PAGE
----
The proposal pleased Pharaoh and all his servants. Pharaoh said to his servants, “Can we find anyone else like this – one in whom is the spirit of God?” So Pharaoh said to Joseph, “Since God has shown you all this, there is no one so discerning and wise as you. You shall be over my house and all my people shall order themselves as you command, only with regard to the throne will I be greater than you.” And Pharaoh said to Joseph, “See, I have set you over all the land of Egypt.” Removing his signet ring from this hand, Pharaoh put it on Joseph’s hand; he arrayed him in garments of fine linen, and put a gold chain around his neck. He hand him rise in the chariot of his second-in-command; and they cried out in front of him, “Bow the knee.” Thus he set him over all the land of Egypt. Moreover Pharaoh said to Joseph, “I am Pharaoh and without your consent no one shall lift up a hand of foot in all the land of Egypt.” Pharaoh gave Joseph the name Zaphenath-paneah; and he gave him Asenath daughter of Potiphera, priest of On, as his wife. Thus Joseph gained authority over the land of Egypt.
Joseph was thirty years old when he entered the service of Pharaoh king of Egypt. And Joseph went out from the presence of Pharaoh and went through all the land of Egypt. During the seven plenteous years the earth produced abundantly. He gathered up all the food of the seven years when they was plenty in the land of Egypt, and stored up food in the cities, he stored up in every city the food from the fields around it. So Joseph stored up grain in such abundance – like the sand of the sea – that he stopped measuring it; it was beyond measure.
Before the years of famine came, Joseph had two sons, whom Asenath daughter of Potiphera, priest of On, bore to him. Joseph named the firstborn Manasseh, “For,” he said, “God has made me forget all my hardship and all my father’s house.” The second he named Ephraim, “For God has made me fruitful in the land of my misfortunes.”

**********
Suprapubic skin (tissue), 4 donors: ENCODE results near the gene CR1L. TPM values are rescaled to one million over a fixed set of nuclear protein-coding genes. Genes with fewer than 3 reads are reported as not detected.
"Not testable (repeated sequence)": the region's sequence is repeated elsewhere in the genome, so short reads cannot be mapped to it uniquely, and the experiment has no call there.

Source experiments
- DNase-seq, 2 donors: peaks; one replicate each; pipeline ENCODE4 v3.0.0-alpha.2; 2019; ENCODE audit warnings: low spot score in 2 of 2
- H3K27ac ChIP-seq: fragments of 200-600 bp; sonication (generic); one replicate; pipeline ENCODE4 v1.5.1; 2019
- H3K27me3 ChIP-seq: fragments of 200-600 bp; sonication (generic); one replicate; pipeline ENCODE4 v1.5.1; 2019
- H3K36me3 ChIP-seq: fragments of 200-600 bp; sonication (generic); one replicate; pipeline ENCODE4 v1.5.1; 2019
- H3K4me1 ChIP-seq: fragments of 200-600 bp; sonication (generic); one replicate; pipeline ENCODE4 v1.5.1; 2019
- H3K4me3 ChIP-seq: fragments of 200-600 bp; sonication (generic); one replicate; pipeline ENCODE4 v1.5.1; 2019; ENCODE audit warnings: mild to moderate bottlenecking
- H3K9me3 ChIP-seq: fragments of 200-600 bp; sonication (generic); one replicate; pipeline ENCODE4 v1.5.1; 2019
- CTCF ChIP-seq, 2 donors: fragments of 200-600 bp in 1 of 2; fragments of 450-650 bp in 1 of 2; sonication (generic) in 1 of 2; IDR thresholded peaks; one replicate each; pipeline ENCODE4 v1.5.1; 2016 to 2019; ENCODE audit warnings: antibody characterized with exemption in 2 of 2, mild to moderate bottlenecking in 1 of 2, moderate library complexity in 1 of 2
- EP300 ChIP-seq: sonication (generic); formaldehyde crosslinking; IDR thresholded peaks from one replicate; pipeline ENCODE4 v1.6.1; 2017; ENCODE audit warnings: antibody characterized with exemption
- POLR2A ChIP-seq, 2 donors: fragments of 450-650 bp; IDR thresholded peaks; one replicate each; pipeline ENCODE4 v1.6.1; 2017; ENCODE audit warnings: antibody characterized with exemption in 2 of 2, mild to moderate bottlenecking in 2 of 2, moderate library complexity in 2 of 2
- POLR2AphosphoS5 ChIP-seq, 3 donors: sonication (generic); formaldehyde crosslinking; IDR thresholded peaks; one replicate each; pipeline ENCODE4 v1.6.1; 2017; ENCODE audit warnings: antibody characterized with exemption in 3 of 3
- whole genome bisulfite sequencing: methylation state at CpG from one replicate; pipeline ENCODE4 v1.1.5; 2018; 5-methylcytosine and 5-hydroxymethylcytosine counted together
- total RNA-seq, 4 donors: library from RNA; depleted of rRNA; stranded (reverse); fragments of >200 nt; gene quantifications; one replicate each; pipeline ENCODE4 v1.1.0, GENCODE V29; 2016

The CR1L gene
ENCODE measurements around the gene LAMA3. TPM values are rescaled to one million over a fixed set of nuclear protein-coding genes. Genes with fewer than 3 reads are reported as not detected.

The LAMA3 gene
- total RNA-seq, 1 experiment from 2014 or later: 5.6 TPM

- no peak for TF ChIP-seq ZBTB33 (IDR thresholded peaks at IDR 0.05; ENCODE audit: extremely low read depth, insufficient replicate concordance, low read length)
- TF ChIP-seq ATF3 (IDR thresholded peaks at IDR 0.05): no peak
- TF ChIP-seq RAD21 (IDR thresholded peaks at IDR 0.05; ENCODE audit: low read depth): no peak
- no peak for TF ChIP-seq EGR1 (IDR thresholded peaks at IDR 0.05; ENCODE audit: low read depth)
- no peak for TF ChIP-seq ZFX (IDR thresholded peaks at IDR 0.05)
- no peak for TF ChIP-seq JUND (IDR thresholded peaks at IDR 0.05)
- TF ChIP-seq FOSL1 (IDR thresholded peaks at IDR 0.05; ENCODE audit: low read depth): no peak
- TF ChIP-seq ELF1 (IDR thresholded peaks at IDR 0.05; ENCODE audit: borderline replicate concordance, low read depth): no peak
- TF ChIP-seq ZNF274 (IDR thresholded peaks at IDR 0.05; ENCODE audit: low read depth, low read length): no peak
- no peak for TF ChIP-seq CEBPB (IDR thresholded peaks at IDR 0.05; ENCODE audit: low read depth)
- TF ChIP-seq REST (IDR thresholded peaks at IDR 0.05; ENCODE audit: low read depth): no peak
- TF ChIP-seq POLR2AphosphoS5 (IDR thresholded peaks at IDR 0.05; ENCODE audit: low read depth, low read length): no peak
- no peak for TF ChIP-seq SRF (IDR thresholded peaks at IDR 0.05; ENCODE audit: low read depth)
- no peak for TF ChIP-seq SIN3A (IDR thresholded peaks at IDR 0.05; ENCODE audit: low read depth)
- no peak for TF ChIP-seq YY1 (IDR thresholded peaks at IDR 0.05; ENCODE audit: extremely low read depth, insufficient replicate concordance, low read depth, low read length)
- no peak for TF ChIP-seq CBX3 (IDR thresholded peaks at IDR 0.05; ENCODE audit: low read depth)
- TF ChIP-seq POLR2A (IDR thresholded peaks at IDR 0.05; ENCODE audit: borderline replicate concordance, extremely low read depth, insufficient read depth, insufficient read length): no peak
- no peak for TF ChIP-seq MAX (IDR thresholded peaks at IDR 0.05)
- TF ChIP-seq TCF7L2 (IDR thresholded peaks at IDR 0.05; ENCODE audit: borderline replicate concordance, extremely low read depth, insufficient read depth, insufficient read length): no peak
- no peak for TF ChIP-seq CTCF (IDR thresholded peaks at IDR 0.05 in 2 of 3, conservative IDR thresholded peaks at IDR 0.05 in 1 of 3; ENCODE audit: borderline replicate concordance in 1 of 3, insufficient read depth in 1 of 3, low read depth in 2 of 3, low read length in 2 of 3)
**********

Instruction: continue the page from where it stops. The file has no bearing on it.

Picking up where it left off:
The seven years of plenty that prevailed in the land of Egypt came to an end and the seven years of famine began to come, just as Joseph had said. There was famine in every country, but throughout the land of Egypt there was bread. When all the land of Egypt was famished, the people cried to Pharaoh for bread. Pharaoh said to all the Egyptians, “Go to Joseph; what he says to you, do.” And since the famine had spread over all the land, Joseph opened all the storehouses, and sold to the Egyptians, for the famine was severe in the land of Egypt. Moreover, all the world came to Joseph in Egypt to buy grain, because the famine became severe through the world.
This is the Word of the Lord. Thanks be to God.
Finally, Joseph gets out of the pit. It’s been thirteen long years for him, but the work of God in bringing him out is incredible. As we work our way through Genesis 41 and see Joseph’s elevation, we are going to do so by answering three questions. The first is this: who is in control? Hint: It’s not Pharaoh.
Who is in control? Pharaoh has two dreams and no one knows what they mean. Seven fat cows eaten up by seven ugly and thin ones. Seven good ears of grain swallowed up by seven withered ears. We have encountered this scenario before. Two dreams and no interpretation. This was the situation with the baker and cupbearer. Yet, it is different with Pharaoh. Pharaoh calls in all the experts in the kingdom. Egypt was the center of dream interpretation in the ancient world. There was a science to it, there were textbooks, guilds, and experts in the field. Surely someone from the magicians or wise men would be able to interpret the dream.
Yet, they are stumped. Before the revelation of God, the experts of the world fall flat. Before the dream where God tells what he is about to do, Pharaoh’s power and expertise and control amount to nothing.
Who is in control? God, not Pharaoh, and God through Joseph.
After everyone is stumped by Pharaoh’s dreams, suddenly the chief cupbearer remembers Joseph. It took two years, but he finally remembered. God is in control, not Pharaoh, not the cupbearer, because if the cupbearer had remembered Joseph right away, Joseph might have been set free and gone back to the land of the Hebrews and when this dream and its meaning came, Joseph would not have been there to interpret. But now he is.